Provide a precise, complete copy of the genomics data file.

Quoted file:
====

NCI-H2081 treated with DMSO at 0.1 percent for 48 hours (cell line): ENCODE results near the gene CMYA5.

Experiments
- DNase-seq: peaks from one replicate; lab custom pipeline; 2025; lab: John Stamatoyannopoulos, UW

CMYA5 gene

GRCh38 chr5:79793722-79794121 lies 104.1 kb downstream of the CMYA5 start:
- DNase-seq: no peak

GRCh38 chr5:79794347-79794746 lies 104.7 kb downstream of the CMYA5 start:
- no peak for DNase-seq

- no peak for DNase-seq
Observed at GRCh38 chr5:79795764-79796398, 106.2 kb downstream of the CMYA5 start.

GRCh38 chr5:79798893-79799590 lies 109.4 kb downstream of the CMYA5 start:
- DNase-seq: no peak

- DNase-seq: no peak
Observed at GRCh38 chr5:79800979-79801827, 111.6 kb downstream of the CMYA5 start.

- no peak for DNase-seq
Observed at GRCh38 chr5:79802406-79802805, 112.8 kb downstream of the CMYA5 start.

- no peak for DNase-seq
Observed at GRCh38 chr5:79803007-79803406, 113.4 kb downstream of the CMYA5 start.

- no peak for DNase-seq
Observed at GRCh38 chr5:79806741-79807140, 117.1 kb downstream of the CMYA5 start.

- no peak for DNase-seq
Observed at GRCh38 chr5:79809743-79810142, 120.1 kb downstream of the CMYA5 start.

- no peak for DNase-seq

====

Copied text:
NCI-H2081 treated with DMSO at 0.1 percent for 48 hours (cell line): ENCODE results near the gene CMYA5.

Experiments
- DNase-seq: peaks from one replicate; lab custom pipeline; 2025; lab: John Stamatoyannopoulos, UW

CMYA5 gene

GRCh38 chr5:79793722-79794121 lies 104.1 kb downstream of the CMYA5 start:
- DNase-seq: no peak

GRCh38 chr5:79794347-79794746 lies 104.7 kb downstream of the CMYA5 start:
- no peak for DNase-seq

- no peak for DNase-seq
Observed at GRCh38 chr5:79795764-79796398, 106.2 kb downstream of the CMYA5 start.

GRCh38 chr5:79798893-79799590 lies 109.4 kb downstream of the CMYA5 start:
- DNase-seq: no peak

- DNase-seq: no peak
Observed at GRCh38 chr5:79800979-79801827, 111.6 kb downstream of the CMYA5 start.

- no peak for DNase-seq
Observed at GRCh38 chr5:79802406-79802805, 112.8 kb downstream of the CMYA5 start.

- no peak for DNase-seq
Observed at GRCh38 chr5:79803007-79803406, 113.4 kb downstream of the CMYA5 start.

- no peak for DNase-seq
Observed at GRCh38 chr5:79806741-79807140, 117.1 kb downstream of the CMYA5 start.

- no peak for DNase-seq
Observed at GRCh38 chr5:79809743-79810142, 120.1 kb downstream of the CMYA5 start.

- no peak for DNase-seq